TIM: Great book.
-They said, "Self-employed people make up less than 20% of the workers in America but account for two-thirds of the millionaires."
-W. Randall Jones in his book, "The Richest Man in Town," says that, "According to the Federal Reserve Board in 2007, the average net worth of self-employed people was an impressive 1.3 million, more than six times the average net worth of the average worker." Tim, also in "The Richest Man in Town," W. Randall Jones says that 94 of the 100 richest men in town that he interviewed-- he went to every town across America and interviewed the richest people-- again, he says here that 94 of the 100 he found, these guys had the title of "founder." They were the founder of their own business, OK?
So what we're saying is at some point, you're going to have to start your own business as a general rule, or invest in the business that you work for. Either be an investor where you work or start your own business. How do you know when it's the right time to jump in to do it?
-Well, it's you want to develop skills. And a lot of people have this mindset, this romantic notion, I want to be an entrepreneur, but I'm stuck in this stupid job. And I'm doing the work and I'm doing everything else, and they're half hearted into this. And the way they apply themselves working for somebody else, that's what's going to show up when they're working for their own selves.
-And so you set in motion your entrepreneur spirit in how you work for somebody else. I like to tell people, pretend that you are a consultant, and this company that you work for is hiring you. And every day, you've got to prove why they should rehire you as a consultant to come back. You want to give them your best ideas. You want to give them your best energy.
Because you're setting in motion your habits of how you're going to do your own business. And so when you do this, well, when you've got the habits nailed down where you got somebody wanting to promote you and move you up, if you get fired from a job-- now, sometimes great companies get started when you're fired. But when you get fired because you're doing a half assed job in your work, don't think that's going to liberate you the to apply the same half assed attitude towards starting a new business, because that's going to fail.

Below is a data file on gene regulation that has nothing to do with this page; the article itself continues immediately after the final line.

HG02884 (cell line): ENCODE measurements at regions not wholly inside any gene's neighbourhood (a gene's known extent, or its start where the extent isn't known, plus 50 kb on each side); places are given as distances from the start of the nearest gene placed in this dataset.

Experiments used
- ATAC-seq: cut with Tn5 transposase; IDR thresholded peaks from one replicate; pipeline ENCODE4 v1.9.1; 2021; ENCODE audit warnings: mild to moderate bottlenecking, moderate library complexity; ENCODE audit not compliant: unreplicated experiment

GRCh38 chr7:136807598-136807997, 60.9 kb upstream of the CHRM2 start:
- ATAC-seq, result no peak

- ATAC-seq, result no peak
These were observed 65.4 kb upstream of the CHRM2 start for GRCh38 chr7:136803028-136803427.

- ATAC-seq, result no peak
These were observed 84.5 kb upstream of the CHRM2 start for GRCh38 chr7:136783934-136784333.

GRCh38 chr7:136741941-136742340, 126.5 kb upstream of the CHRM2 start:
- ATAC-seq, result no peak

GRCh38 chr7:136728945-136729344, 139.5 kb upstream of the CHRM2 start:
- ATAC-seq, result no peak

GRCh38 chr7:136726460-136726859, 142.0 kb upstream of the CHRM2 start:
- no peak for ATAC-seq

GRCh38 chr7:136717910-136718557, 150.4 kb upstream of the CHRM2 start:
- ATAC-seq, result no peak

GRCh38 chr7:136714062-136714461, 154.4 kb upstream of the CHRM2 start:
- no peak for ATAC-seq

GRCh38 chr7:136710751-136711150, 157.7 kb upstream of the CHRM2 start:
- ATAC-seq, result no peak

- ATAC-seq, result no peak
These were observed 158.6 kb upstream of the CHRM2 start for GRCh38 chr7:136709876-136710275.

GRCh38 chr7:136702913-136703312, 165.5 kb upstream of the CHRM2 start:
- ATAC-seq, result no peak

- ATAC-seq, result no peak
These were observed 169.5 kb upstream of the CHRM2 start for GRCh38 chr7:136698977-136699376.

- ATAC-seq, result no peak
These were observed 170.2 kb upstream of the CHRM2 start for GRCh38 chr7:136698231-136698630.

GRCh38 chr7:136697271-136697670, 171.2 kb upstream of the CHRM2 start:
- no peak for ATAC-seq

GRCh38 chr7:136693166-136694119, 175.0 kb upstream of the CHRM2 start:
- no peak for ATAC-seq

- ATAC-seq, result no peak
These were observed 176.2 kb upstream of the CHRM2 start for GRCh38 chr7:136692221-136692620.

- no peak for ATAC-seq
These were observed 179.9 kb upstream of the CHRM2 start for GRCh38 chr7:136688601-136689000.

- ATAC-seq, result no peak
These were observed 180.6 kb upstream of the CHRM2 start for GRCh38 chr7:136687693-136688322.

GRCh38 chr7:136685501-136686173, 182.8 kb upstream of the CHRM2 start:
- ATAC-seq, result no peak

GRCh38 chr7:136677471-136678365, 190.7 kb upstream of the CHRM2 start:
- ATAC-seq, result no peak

-I've worked with a lot of people who've gone from being an employee to being self-employed. And a rule that I like to say-- and I don't know if you'll agree with this, but I always tell them, in a perfect world, have six months of income saved, six months. So when bad things happen, you can absorb it and not freak out, six months. I always tell them too, don't leave until you've conquered your current job.
So once you've got to the top of that job, you're the best sales guy in that company, you're the best producer in that company, you're the best whatever job it is. If you work in the daycare industry, before you start your own, make sure you're the best daycare provider in that company. So you build that habit we were talking about.
Now, we're moving on to step 17. Don't waste time. This ties into some things we talked about earlier. We're going to hammer this home. Thomas Corley in, his book "Rich Habits: The Daily Success Habits of Wealthy Individuals," says that "6% of wealthy people watch reality shows compared to 78% of the poor." Now, we're not ripping reality shows. We're just giving unbiased statistics.
Moving on here now. According to "Rich Habits: The Daily Success Habits of Wealthy Individuals," 63% of rich people listen to self-help audio on their daily commute. What we're saying is that rich people are always looking for an opportunity to learn more, earn more, to add more value. And poor people are usually distracted, maybe?
-Easily distracted. Now, I want to say self-help audio and then with Thrive15, audio and video.
-While you're driving, that's a dangerous thing. But if you're in a subway, you do it. If you're in the subway, you do that. If you're in the bus, you do it. Now, if you're driving your car and you're watch some interactive video, I don't want a part of that-- although maybe if your wife can drive or your husband can drive, maybe you can do it that way.
-So why do you want to? I mean, if you're already rich, if you're already there, why do you want to do this more? It's rich people continually feed themselves. It's this wealth is built on a foundation of learning. And learning is getting new information, so you look at the world differently, different perspectives so you can adapt and begin to conquer and as each new landscape appears differently, so.
-Now I want to give the final two steps here. And if you're watching this, I'm telling you, if you apply these steps and then you deep dive into the Thrive platform, your growth is going to be explosive.
TIM: Very good.